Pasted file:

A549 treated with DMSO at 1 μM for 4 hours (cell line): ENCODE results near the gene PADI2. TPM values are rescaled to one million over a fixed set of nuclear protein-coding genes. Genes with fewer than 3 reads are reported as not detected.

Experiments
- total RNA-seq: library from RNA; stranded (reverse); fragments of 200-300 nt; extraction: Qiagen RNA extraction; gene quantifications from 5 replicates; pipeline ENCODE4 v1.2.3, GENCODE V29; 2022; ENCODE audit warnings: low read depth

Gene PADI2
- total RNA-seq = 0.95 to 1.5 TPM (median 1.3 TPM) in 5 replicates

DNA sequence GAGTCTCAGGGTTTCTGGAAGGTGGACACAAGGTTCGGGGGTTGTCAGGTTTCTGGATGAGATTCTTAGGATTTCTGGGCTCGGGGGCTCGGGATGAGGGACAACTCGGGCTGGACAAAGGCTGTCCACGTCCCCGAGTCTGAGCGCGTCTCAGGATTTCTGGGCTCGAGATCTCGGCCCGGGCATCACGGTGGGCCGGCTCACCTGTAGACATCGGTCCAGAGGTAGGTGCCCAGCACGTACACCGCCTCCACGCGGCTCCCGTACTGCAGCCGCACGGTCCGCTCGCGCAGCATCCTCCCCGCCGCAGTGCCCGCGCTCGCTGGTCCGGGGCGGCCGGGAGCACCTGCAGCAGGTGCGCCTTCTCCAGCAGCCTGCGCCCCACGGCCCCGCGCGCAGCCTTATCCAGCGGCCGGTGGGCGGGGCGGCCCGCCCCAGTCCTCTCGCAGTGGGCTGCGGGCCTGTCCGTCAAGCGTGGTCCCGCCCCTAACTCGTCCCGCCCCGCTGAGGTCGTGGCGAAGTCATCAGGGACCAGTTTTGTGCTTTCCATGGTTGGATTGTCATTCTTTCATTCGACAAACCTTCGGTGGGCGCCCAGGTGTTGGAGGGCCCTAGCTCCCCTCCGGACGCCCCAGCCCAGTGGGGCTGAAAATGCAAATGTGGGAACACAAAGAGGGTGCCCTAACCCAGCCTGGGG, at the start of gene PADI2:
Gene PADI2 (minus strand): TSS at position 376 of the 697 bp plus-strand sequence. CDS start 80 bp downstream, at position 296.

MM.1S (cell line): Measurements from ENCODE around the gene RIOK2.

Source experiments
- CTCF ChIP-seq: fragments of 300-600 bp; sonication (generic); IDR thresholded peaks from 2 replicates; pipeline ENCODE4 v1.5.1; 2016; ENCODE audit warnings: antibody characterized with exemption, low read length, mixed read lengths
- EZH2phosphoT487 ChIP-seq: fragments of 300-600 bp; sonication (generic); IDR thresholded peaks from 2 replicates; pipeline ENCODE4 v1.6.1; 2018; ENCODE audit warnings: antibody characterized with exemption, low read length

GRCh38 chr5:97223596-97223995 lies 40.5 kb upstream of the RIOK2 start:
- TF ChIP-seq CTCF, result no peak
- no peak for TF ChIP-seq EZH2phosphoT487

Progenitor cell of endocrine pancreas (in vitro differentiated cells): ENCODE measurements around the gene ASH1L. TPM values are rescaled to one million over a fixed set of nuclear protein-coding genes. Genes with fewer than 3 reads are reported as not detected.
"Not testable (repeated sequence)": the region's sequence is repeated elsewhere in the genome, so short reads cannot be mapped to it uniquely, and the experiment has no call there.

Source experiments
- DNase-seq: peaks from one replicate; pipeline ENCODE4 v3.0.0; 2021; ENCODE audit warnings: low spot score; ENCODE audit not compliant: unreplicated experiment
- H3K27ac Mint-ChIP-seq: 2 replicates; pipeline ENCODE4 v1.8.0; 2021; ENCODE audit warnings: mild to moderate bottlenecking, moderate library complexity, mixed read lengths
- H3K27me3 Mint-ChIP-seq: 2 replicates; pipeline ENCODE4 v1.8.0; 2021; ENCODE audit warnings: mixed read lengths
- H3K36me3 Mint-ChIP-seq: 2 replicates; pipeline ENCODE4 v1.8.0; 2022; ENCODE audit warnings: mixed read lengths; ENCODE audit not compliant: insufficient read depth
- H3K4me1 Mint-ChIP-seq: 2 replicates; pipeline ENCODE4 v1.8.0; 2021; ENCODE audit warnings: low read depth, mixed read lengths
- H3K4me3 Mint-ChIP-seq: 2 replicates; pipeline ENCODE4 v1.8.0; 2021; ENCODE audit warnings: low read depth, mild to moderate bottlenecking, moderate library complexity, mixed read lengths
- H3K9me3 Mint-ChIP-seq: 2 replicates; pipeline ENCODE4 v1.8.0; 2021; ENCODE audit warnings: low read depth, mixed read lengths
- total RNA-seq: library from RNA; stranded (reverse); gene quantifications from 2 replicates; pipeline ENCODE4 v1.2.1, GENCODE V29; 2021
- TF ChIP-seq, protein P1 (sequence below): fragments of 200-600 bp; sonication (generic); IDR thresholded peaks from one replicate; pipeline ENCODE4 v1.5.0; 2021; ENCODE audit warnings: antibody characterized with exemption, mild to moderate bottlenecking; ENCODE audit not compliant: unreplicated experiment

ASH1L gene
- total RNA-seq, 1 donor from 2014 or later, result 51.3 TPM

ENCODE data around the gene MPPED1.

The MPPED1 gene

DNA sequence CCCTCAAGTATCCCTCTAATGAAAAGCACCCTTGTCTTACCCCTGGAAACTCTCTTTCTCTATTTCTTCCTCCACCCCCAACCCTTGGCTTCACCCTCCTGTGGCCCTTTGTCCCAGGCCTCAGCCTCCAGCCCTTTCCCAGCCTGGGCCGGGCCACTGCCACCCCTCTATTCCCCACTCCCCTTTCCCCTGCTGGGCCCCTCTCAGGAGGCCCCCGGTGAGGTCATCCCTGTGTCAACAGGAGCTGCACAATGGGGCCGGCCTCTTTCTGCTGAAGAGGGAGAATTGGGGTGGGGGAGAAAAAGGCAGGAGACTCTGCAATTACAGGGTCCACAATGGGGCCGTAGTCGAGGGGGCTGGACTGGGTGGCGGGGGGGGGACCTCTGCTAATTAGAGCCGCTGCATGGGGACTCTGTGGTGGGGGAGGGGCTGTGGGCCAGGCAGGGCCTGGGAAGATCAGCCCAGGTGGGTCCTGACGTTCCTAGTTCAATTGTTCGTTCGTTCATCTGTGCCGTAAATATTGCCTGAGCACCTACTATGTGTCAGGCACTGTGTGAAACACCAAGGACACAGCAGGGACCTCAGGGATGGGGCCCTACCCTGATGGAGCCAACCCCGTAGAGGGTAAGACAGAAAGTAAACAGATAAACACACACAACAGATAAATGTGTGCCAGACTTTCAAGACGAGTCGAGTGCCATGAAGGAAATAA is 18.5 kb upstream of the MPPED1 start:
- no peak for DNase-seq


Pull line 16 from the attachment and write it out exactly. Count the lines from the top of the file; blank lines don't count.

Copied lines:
"Not testable (repeated sequence)": the region's sequence is repeated elsewhere in the genome, so short reads cannot be mapped to it uniquely, and the experiment has no call there.